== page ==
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Leveraging Backup and Replication with Hypervisors

By CIOReview | Wednesday, July 26, 2017

The primary reason to use multiple hypervisors is cost savings. Although VMware is the dominant hypervisor in most data centers today, alternatives such as Hyper-V from Microsoft, XenServer from Citrix and several Linux-based options have started offering hypervisor alternatives as well. In the past, implementing alternative hypervisors meant giving up advanced features such as automated resource balancing and live server migration. As migrating to hypervisors have become easier, organizations now see a value in becoming a multi-hypervisor data center.

The Hyper-V Server from Microsoft offers significant cost savings in compared to the standard licensing fees from VMware’s solutions. Although new hypervisor servers lack some features from VMware, they have closed the gap for some technological barriers that are not addressed by VMware. Apart from the added functionalities, some hypervisor alternatives are more convenient in terms of its usability. For example, Hyper-V is easier to use for a Windows-only data center as it is closely integrated into the operating system. This condition holds true for cloud provider offered Linux-based environments as well, as selecting a Linux-based hypervisor is less complex compared to integrating VMware. As many large public cloud providers are not based on VMware, organizations often find themselves running on another hypervisor.

Backup and recovery between multiple hypervisors

The most effortless way to swap between multiple hypervisors is to leverage backup and recovery tools. Hypervisors such as Dell AppAssure, that support each hypervisor natively, makes it easy for this transition. In such scenarios, organizations have to only recover the VM while moving to that hypervisor. The primary challenge with this method is the downtime for the VM that is needed during the final backup and recovery. The time required to perform these two steps makes this option only viable for smaller VMs that can be moved during a planned maintenance window.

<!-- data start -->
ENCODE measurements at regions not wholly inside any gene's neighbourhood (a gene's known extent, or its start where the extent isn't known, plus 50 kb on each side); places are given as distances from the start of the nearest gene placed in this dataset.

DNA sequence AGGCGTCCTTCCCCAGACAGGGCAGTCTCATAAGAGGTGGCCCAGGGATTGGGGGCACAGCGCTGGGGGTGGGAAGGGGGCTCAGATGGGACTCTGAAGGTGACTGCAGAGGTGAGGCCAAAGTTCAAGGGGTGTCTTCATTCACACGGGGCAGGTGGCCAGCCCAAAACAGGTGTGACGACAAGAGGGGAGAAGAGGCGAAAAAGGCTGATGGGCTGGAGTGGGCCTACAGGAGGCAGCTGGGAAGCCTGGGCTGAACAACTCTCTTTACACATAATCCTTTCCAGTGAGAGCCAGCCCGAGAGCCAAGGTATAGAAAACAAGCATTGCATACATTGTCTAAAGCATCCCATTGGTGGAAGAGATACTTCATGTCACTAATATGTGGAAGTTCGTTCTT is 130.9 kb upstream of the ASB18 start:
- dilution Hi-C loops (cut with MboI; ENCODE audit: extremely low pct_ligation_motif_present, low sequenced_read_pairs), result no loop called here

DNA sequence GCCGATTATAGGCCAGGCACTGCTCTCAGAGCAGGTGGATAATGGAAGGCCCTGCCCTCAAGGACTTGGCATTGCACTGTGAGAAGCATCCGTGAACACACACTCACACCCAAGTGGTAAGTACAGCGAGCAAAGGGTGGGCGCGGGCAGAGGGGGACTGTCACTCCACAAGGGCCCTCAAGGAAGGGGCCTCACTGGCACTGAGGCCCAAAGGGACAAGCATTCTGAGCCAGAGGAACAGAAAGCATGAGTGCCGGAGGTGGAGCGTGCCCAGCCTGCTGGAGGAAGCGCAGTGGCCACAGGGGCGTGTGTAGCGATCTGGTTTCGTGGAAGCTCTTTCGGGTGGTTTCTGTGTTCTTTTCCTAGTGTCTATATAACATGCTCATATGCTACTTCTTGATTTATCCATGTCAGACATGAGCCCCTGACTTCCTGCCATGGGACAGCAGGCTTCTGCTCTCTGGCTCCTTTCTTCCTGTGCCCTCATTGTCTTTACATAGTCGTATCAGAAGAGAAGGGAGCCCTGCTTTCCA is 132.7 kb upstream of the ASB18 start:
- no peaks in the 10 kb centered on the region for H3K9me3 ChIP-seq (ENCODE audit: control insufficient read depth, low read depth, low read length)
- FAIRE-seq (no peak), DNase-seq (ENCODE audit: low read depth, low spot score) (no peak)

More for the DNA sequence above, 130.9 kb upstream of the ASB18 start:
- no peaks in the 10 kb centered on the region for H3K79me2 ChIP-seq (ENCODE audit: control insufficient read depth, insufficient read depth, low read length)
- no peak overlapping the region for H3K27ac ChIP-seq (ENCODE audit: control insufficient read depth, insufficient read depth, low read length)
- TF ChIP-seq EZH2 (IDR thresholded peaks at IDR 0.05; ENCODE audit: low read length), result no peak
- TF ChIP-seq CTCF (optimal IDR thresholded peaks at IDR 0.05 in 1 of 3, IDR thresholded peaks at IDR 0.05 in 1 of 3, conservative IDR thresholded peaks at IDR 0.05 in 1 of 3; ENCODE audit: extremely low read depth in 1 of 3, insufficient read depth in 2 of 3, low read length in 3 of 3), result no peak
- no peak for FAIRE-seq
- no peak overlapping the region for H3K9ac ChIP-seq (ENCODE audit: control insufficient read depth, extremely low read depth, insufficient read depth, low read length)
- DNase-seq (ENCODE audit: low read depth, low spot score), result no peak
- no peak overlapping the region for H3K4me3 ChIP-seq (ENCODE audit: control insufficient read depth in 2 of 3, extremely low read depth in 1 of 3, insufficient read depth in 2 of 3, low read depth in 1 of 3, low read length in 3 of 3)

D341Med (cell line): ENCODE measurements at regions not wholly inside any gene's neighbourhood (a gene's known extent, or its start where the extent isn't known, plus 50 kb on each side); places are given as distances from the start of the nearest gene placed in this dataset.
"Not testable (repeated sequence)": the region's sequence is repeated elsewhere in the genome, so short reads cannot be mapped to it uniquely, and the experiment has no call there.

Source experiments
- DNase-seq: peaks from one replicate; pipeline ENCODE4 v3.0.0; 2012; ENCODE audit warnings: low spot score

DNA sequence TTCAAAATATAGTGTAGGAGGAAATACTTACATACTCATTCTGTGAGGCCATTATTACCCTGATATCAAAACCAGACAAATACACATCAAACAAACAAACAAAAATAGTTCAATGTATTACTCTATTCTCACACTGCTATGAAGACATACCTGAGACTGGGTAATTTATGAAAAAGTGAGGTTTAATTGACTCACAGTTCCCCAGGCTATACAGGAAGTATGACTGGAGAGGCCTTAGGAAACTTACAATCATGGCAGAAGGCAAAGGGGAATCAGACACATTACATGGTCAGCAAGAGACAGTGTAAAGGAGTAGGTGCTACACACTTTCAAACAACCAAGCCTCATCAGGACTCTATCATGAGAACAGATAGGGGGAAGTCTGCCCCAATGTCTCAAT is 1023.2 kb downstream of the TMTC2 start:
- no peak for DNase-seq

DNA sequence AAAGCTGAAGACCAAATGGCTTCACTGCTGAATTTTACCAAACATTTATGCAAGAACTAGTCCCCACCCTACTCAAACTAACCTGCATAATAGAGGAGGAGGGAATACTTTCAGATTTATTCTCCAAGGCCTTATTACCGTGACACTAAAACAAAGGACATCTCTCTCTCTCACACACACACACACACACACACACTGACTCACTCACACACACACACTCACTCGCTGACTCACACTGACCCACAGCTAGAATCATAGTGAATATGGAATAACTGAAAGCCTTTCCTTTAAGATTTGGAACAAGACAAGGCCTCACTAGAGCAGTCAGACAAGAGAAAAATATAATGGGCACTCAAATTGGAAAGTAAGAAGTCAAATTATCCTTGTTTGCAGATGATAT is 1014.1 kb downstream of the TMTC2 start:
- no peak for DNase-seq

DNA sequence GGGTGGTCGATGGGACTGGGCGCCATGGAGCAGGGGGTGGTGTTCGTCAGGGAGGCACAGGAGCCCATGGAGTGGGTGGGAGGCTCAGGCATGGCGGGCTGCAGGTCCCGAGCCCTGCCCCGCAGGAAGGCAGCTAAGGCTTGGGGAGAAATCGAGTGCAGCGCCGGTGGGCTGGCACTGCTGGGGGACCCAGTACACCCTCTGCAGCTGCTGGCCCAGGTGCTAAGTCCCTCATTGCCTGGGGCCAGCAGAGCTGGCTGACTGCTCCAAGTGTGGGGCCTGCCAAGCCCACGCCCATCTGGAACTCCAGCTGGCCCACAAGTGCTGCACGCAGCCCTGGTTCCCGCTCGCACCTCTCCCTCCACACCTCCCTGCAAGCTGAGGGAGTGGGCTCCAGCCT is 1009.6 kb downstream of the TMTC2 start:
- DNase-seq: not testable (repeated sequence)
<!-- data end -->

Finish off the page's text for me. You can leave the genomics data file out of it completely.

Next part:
Replication between hypervisors

For situations where the movements between hypervisors need to occur in real-time, hypervisors replication is the perfect solution. Some products have the capability to run as instances on cloud service provider platforms and furthermore, run on multiple operating systems and hypervisors.

Leveraging such tools, data centers can use alternate hypervisors for more than just planned maintenances, like being part of a stand-by or bursting strategy of the organization. Due to real-time data replication, it is as easy as shutting down the VM on the primary hypervisor and then starting the VM on the secondary hypervisor.

One of the use cases for this capability is to leverage the alternate hypervisor during disaster recovery. The ability to replicate in cloud eliminates the need for standby hardware in the primary datacenters.

Integrating hypervisors into VMware

Some applications integrate hypervisors directly into the vCenter console. This enables the administrators to drag and drop VMs from one hypervisor or cloud to another—with all the features triggered from the same VMware-type of mouse commands. This results into a seamless migration and management of VMs without the need of learning a new interface.

Free hypervisors have been available for years. Such lower-cost hypervisors are proving to be a critical capability for all data centers. This multi-hypervisor data center is solely possible due to the ability of quickly and transparently move data between the hypervisor types.

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